Does an LLC Have a Board of Directors?

By Joe Stone

All state laws require a corporation to have a board of directors that is elected by the shareholders. This is a form of centralized management. Although an LLC, or limited liability company, shares some characteristics with a corporation, the requirement for a board of directors is not one of them. However, most state laws regarding an LLC's management structure are flexible enough that an LLC could have a board of directors if LLC members so choose.

All state laws require a corporation to have a board of directors that is elected by the shareholders. This is a form of centralized management. Although an LLC, or limited liability company, shares some characteristics with a corporation, the requirement for a board of directors is not one of them. However, most state laws regarding an LLC's management structure are flexible enough that an LLC could have a board of directors if LLC members so choose.

Manager Members

State LLC laws refer to the owners of an LLC as members. An LLC can generally be formed with only a single member or have an unlimited number of members. Unless otherwise specified, the default provisions of state LLC laws typically vest management authority in all members in a percentage equal to the members' capital contributions to the LLC.

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Designated Managers

If LLC members choose not accept the default management provisions of the state's LLC law, the members can designate one or more managers with the authority to act on behalf of the LLC and run its day-to-day operations. In most states, the document filed to create the LLC, typically called the certificate of organization or articles of organization, requires that the LLC organizer specify whether the LLC will be managed by all members or by a designated manager. A manager does not have to be an LLC member.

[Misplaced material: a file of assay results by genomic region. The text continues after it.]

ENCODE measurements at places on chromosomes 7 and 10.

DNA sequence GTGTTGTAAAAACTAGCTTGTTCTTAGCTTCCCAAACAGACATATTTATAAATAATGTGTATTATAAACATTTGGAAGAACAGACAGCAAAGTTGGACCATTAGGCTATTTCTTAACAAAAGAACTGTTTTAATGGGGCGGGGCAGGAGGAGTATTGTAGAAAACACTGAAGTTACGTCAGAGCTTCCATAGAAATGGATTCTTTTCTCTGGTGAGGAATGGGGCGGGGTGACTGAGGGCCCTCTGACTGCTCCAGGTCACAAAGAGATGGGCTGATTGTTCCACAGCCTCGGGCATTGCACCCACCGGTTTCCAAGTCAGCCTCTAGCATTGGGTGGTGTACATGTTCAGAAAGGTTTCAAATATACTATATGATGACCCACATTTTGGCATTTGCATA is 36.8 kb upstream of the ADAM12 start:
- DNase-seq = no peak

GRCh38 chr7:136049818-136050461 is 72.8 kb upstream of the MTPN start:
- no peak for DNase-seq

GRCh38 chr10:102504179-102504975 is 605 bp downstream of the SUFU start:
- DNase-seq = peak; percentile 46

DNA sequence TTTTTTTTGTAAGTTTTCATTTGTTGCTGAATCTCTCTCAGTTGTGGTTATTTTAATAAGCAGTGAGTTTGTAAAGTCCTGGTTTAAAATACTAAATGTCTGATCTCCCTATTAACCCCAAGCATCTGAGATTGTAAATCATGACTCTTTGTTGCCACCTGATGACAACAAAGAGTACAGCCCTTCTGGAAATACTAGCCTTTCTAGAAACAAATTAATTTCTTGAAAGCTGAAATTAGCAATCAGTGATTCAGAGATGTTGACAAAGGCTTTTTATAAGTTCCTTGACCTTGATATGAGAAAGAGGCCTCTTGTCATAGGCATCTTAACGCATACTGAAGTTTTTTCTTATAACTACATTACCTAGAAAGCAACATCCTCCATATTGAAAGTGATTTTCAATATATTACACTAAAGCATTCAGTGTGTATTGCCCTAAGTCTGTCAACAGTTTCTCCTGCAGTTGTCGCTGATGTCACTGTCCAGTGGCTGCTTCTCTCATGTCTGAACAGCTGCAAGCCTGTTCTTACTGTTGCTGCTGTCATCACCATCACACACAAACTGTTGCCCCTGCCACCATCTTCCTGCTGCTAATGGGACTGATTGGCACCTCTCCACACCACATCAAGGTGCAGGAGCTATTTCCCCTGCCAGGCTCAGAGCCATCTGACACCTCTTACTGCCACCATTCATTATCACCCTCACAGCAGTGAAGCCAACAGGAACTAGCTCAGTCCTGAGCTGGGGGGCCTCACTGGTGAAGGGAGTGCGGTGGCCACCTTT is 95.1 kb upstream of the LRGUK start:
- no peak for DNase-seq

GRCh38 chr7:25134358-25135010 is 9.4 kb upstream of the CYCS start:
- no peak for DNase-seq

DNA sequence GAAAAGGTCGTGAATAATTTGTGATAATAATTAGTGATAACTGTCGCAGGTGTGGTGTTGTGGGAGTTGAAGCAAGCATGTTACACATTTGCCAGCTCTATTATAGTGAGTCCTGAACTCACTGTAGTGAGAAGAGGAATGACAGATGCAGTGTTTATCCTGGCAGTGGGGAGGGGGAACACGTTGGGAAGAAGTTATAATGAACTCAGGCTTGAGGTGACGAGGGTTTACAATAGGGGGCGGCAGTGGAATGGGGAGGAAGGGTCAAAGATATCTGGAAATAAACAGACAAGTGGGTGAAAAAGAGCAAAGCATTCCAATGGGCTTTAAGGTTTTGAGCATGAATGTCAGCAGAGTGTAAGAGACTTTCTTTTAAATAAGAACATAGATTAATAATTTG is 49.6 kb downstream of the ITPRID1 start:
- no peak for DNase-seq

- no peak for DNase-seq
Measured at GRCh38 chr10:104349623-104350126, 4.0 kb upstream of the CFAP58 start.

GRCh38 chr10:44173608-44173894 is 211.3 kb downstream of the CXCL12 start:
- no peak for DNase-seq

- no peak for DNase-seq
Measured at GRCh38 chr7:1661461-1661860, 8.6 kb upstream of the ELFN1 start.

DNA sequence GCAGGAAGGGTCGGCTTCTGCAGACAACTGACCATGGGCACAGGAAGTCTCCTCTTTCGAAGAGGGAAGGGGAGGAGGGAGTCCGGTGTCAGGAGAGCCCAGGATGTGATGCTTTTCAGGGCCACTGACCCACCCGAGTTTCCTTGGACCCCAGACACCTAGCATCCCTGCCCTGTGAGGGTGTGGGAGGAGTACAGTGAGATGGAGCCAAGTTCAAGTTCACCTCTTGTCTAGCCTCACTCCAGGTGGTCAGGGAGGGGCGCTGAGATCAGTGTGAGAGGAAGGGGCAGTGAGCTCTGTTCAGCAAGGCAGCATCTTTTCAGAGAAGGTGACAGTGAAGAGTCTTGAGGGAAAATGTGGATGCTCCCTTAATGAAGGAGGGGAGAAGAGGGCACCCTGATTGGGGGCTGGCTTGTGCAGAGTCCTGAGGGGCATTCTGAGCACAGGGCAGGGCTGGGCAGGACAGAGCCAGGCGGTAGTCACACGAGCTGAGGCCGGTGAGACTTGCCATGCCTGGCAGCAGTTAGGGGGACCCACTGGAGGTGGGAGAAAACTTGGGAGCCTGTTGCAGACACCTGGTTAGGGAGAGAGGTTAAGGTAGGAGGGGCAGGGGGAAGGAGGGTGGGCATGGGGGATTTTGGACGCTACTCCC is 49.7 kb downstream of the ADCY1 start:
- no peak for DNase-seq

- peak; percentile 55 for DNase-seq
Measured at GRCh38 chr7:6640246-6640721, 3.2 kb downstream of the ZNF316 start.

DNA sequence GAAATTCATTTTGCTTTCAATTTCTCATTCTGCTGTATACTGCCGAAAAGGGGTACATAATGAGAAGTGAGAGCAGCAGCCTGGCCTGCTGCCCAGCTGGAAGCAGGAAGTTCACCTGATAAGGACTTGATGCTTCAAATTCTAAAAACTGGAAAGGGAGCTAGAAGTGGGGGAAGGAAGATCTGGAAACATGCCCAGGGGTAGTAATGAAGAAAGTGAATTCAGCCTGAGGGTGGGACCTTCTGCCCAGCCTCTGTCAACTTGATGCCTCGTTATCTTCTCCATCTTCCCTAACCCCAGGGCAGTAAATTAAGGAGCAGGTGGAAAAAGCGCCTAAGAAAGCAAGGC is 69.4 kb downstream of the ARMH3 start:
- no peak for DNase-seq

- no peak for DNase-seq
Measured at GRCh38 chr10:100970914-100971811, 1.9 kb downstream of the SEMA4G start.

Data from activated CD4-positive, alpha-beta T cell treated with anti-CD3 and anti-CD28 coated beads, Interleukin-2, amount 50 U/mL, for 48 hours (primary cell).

Delegation of Authority

The flexibility provided in state LLC laws gives the designated manager or member-managers the authority to delegate responsibility, whether it is for day-to-day operations or a special project. In these situations, an LLC's management structure may begin to resemble that of a corporation by using titles such as vice-president or treasurer. If a group of company personnel are formed for a special project, this may be designated as a board or committee.

Operating Agreement

Although as of December 2010 only two states -- Missouri and New York -- require an LLC to have a written operating agreement, an LLC with multiple members that designates a manager or managers should consider having an operating agreement that clearly specifies the LLC's management structure. This can be important for several reasons. For example, a lender or government agency may require proof of authority to act on the LLC's behalf. Also, the operating agreement can be used to specify a plan of succession in the event that the manager is unable to carry out his duties.

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LLC Terms

A limited liability company, or LLC, is a popular type of legal entity because it combines the best characteristics of a partnership and corporation. As a result, the terms used to describe the characteristics of an LLC are often taken from both partnership and corporation law. Because each state has enacted its own LLC laws, some terms used for LLCs differ from state to state.

How to Sign on Behalf of an LLC

A limited liability company is a legal entity you can create to operate your business. Every state has its own LLC laws that specify how to create an LLC and establish its management structure. An LLC is a unique type of legal entity because it protects your personal assets from the debts and liabilities of the business, while giving you considerable flexibility regarding how to manage the business, including designating who is authorized to sign on behalf of the LLC.

Does an LLC Have to Have a President or CEO?

A limited liability company, or LLC, is a form of business organization popular among individuals looking to start a small business. Unlike a corporation, which requires the appointment of a board of directors, an LLC does not require managers, such as a president or CEO. The owners of an LLC are free to determine whether they will hire a president or CEO to run the LLC.

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